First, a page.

|Endovascular aneurysm repair|
Endovascular aneurysm repair
|Other names||Endovascular aortic repair|
|ICD-9-CM||39.51, 39.52, 39.7|
Endovascular aneurysm repair, is a type of endovascular surgery used to treat pathology of the aorta, most commonly an abdominal aortic aneurysm (AAA). When used to treat thoracic aortic disease, the procedure is then specifically termed TEVAR for "thoracic endovascular aortic/aneurysm repair." The procedure involves the placement of an expandable stent graft within the aorta to treat aortic disease without operating directly on the aorta. In 2003, EVAR surpassed open aortic surgery as the most common technique for repair of AAA, and in 2010, EVAR accounted for 78% of all intact AAA repair in the United States.
- 1 Medical uses
- 2 Relative contraindications
- 3 Technique
- 4 Risks
- 5 Recovery after EVAR
- 6 History
- 7 Special populations
- 8 Other animals
- 9 Videos
- 10 References
Standard EVAR is appropriate for aneurysms that begin below the renal arteries, where there exists an adequate length of normal aorta (the "proximal aortic neck") for reliable attachment of the endograft without leakage of blood around the device ("endoleak").
Patients with aneurysms require elective repair of their aneurysm when it reaches a diameter large enough (typically greater than 5.5 cm) such that the risk of rupture is greater than the risk of surgery. Repair is also warranted for aneurysms that rapidly enlarge or those that have been the source of emboli (debris from the aneurysm that dislodge and travel into other arteries). Lastly, repair is also indicated for aneurysms that are the source of pain and tenderness, which may indicate impending rupture. The options for repair include traditional open aortic surgery or endovascular repair.
Endovascular procedures aim to reduce the morbidity and mortality of treating arterial disease in a patient population that is increasingly older and less fit than when major open repairs were developed and popularized. Even in the early days, significant risks were accepted in the understanding that the large open operation was the only option. That is not the case in most patients today.
Studies that assign aneurysm patients to treatment with EVAR or traditional open surgery have demonstrated fewer early complications with the minimally-invasive approach. Some studies have also observed a lower mortality rate with EVAR. The reduction in death, however, does not persist long-term. After a few years the survival after repair is similar with EVAR or open surgery. This observation may be the result of durability problems with early endografts, with a corresponding need for additional procedures to repair endoleaks and other device-related issues. Newer, improved technology may reduce the need for such secondary procedures. If so, the results of EVAR may improve to the point where long-term survival benefit becomes evident.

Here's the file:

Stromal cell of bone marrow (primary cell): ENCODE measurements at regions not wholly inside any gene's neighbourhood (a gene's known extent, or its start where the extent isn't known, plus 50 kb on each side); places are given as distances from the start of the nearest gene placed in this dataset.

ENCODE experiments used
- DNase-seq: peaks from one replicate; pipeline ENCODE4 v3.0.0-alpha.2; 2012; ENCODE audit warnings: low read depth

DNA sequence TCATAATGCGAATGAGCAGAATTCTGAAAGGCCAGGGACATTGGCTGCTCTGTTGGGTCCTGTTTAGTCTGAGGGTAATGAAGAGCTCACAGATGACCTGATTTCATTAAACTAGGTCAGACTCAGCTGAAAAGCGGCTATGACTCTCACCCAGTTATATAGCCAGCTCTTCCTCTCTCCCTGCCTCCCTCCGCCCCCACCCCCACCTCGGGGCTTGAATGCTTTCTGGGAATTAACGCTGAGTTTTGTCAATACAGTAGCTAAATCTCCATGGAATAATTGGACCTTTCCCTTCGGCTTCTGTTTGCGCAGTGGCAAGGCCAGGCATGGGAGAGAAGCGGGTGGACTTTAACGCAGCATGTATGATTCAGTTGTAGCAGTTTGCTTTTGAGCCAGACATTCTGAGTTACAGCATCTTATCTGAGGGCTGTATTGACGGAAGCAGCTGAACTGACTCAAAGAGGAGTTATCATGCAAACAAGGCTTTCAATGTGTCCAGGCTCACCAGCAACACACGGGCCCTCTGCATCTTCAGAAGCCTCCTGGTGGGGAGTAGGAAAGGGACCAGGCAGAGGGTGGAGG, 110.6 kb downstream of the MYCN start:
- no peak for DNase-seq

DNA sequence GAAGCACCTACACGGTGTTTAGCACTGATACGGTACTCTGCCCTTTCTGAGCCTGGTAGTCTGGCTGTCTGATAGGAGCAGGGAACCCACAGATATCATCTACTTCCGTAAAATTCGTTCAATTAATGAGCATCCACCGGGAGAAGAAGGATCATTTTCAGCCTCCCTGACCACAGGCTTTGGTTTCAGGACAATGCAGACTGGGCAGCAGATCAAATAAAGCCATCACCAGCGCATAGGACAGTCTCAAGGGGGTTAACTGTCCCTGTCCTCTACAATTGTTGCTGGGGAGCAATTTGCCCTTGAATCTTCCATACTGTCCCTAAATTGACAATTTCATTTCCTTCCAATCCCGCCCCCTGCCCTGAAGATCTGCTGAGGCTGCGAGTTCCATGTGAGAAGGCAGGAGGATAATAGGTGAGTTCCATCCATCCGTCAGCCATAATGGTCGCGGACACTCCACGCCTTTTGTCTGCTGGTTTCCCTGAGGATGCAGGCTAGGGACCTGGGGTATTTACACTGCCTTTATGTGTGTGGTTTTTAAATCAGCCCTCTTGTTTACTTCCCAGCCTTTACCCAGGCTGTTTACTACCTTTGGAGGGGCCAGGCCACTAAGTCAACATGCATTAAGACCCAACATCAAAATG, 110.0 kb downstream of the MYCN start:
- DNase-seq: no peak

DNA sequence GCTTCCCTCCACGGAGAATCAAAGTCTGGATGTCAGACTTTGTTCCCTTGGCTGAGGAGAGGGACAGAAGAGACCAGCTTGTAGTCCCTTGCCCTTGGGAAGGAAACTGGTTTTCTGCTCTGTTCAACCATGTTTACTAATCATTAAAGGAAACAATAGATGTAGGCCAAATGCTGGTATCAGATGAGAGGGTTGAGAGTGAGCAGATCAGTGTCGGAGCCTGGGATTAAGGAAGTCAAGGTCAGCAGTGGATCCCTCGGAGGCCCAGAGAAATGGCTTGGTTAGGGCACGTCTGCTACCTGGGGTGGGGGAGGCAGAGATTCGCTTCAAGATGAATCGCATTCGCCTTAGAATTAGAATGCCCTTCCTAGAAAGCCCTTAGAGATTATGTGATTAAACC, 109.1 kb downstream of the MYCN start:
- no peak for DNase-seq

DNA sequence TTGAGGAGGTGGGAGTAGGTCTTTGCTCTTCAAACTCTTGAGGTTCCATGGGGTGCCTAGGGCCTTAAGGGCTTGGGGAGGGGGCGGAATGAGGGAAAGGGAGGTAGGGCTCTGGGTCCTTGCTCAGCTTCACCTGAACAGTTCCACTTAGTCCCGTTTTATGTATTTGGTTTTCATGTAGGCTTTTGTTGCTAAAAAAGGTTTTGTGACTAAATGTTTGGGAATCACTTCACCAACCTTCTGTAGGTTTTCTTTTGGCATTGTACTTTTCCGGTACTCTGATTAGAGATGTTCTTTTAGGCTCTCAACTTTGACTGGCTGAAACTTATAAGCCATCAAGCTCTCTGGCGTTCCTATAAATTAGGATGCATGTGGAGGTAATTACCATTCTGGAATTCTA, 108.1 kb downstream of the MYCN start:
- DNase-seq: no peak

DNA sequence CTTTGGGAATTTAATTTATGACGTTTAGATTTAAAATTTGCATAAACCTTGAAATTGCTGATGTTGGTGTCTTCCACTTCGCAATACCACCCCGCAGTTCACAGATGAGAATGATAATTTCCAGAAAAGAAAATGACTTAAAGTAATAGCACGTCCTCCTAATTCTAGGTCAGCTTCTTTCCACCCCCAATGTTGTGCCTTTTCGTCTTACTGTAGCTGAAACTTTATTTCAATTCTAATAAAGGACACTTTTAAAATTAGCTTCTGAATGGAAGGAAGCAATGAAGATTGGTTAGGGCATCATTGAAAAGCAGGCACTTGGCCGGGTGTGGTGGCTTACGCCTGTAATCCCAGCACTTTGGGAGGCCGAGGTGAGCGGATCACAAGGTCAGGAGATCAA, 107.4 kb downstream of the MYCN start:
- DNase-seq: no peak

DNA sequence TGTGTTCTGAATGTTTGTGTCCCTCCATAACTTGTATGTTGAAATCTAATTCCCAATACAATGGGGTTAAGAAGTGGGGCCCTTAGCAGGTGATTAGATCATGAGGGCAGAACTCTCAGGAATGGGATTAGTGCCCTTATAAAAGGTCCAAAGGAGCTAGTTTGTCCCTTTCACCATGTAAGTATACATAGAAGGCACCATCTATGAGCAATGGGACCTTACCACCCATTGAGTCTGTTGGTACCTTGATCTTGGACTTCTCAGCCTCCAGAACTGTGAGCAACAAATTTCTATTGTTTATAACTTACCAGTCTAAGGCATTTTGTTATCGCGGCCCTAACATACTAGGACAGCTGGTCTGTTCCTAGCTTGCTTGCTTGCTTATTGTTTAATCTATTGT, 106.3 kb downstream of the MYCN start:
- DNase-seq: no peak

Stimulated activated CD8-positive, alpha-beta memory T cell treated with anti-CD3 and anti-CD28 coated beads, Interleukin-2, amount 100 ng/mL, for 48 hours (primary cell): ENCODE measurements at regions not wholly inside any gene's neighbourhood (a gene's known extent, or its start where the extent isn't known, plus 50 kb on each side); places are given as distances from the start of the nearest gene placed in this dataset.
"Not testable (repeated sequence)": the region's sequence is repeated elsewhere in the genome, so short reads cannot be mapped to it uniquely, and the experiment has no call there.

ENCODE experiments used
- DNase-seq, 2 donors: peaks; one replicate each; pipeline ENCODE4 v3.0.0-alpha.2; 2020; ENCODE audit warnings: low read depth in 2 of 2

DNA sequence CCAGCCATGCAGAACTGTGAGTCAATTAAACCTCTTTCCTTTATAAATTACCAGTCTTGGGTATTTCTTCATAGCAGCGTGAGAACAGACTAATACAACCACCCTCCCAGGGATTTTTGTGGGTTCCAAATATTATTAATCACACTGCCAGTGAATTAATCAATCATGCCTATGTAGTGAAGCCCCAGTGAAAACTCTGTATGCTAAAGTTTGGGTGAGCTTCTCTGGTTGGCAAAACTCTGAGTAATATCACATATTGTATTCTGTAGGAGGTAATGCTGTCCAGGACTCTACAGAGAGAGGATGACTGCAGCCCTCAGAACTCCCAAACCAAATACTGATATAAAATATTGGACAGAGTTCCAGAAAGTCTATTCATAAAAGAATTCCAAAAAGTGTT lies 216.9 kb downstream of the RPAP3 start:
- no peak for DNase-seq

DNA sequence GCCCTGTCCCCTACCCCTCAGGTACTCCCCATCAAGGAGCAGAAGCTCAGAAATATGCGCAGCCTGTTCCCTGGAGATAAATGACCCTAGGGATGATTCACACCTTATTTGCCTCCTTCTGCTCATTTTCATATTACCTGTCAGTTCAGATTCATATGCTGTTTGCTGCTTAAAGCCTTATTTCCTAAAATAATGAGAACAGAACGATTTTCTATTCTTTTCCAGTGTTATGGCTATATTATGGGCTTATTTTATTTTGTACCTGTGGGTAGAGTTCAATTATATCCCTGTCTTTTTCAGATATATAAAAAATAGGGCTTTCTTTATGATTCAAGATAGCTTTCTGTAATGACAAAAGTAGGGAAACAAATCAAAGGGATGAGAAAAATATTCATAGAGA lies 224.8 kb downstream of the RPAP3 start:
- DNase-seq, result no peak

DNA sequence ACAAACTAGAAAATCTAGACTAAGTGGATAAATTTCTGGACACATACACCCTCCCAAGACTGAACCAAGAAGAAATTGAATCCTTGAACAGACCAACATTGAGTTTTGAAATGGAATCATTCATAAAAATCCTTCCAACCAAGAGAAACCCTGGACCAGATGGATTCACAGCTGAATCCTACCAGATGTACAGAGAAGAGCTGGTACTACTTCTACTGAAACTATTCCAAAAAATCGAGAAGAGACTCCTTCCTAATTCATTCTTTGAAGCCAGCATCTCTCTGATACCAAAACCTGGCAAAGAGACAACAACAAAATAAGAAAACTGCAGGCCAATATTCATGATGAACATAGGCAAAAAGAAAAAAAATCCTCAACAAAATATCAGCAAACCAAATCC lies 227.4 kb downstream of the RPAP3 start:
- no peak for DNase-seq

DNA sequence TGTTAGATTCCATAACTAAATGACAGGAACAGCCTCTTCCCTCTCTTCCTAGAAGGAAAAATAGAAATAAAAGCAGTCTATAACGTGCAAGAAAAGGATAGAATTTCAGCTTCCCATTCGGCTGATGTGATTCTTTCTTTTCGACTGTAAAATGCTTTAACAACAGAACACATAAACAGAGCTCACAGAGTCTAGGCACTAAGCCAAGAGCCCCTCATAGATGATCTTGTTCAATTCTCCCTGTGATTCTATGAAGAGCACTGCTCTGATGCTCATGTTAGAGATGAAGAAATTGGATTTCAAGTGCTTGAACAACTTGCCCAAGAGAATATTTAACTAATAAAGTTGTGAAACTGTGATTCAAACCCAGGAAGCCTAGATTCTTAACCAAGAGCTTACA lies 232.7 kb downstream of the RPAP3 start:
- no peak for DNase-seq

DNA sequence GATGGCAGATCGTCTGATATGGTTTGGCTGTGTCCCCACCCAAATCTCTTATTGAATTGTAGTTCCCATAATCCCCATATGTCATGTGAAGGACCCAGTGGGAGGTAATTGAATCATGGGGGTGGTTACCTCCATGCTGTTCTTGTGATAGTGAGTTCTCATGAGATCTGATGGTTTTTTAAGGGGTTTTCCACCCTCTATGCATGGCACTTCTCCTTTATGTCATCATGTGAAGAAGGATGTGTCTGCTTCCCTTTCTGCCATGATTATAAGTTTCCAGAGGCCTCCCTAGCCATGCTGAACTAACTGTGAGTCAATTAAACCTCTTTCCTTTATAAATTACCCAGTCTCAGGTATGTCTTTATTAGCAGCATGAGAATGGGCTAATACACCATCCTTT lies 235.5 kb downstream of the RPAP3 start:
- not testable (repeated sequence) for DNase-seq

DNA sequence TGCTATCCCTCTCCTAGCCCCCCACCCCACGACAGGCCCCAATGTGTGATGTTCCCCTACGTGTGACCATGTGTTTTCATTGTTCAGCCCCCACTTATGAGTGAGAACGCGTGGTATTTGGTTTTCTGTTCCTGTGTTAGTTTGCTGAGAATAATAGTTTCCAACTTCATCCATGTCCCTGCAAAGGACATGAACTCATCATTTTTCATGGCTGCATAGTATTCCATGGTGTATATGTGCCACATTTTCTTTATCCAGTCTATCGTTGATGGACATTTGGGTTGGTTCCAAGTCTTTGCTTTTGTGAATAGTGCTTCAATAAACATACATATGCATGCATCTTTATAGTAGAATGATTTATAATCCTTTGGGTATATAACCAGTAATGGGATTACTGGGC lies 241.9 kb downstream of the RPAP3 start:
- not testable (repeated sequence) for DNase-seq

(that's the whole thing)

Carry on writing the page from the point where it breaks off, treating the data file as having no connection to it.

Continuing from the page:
Endografts have been used in patients with aortic dissection, noting the extremely complex nature of open surgical repair in these patients. In uncomplicated aortic dissections, no benefit has been demonstrated over medical management alone. In uncomplicated type B aortic dissection, TEVAR does not seem either to improve or compromise 2-year survival and adverse event rates. Its use in complicated aortic dissection is under investigation. In the Clinical Practice Guidelines of the European Society for Vascular Surgery, it is recommended that in patients with complicated acute type B aortic dissection, endovascular repair with thoracic endografting should be the ﬁrst line intervention.
Before people are deemed to be a suitable candidate for this treatment, they have to go through a rigorous set of tests. These include a CT scan of the complete thorax/abdomen/pelvis, and blood tests. The CT scan gives precise measurements of the aneurysm and the surrounding anatomy. In particular the calibre/tortuosity of the iliac arteries and the relationship of the neck of the aneurysm to the renal arteries are important determinants of whether the aneurysm is amenable to endoluminal repair. In certain occasions where the renal arteries are too close to the aneurysm, the custom-made fenestrated graft stent is now an accepted alternative to doing open surgery.
A patient's anatomy can be unsuitable for EVAR in several ways. Most commonly, in an infrarenal aneurysm, a potential EVAR candidate lacks adequate length of normal-diameter aorta between the aneurysm and the takeoff of the renal arteries, the "infra-renal neck". Other relative contraindications include prohibitively small iliac arteries, aneurysmal iliac arteries, prohibitively small femoral arteries, or circumferential calcification of the femoral or iliac arteries.
In addition to a short proximal aortic neck, the neck may be angulated, large in diameter, or shaped like a funnel (conical) where the neck diameter at the top is larger than the neck diameter at the bottom. Along with a short proximal aortic neck, necks with any of these characteristics are called "hostile necks" and endovascular repair can be either contraindicated or associated with early late complications of endoleak, or endograft migration, or both.